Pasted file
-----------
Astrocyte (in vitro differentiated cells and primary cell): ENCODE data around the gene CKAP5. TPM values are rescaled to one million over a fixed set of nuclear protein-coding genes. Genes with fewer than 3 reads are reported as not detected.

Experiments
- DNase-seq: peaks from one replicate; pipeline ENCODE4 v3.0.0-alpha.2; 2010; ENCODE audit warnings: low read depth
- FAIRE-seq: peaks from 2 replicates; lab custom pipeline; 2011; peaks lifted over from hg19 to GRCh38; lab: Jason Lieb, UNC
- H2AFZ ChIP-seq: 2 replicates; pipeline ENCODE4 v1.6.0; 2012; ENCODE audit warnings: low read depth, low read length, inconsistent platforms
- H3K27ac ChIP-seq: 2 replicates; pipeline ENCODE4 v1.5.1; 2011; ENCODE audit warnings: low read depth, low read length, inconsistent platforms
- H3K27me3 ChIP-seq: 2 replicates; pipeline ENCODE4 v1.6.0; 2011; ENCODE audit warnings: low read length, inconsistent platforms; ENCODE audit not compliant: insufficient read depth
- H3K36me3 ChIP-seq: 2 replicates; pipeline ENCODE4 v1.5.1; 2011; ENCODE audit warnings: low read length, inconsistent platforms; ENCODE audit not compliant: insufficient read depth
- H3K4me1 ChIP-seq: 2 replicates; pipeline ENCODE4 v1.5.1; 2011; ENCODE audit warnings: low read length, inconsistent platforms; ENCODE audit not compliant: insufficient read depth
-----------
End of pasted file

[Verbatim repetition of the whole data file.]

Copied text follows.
Astrocyte (in vitro differentiated cells and primary cell): ENCODE data around the gene CKAP5. TPM values are rescaled to one million over a fixed set of nuclear protein-coding genes. Genes with fewer than 3 reads are reported as not detected.

Experiments
- DNase-seq: peaks from one replicate; pipeline ENCODE4 v3.0.0-alpha.2; 2010; ENCODE audit warnings: low read depth
- FAIRE-seq: peaks from 2 replicates; lab custom pipeline; 2011; peaks lifted over from hg19 to GRCh38; lab: Jason Lieb, UNC
- H2AFZ ChIP-seq: 2 replicates; pipeline ENCODE4 v1.6.0; 2012; ENCODE audit warnings: low read depth, low read length, inconsistent platforms
- H3K27ac ChIP-seq: 2 replicates; pipeline ENCODE4 v1.5.1; 2011; ENCODE audit warnings: low read depth, low read length, inconsistent platforms
- H3K27me3 ChIP-seq: 2 replicates; pipeline ENCODE4 v1.6.0; 2011; ENCODE audit warnings: low read length, inconsistent platforms; ENCODE audit not compliant: insufficient read depth
- H3K36me3 ChIP-seq: 2 replicates; pipeline ENCODE4 v1.5.1; 2011; ENCODE audit warnings: low read length, inconsistent platforms; ENCODE audit not compliant: insufficient read depth
- H3K4me1 ChIP-seq: 2 replicates; pipeline ENCODE4 v1.5.1; 2011; ENCODE audit warnings: low read length, inconsistent platforms; ENCODE audit not compliant: insufficient read depth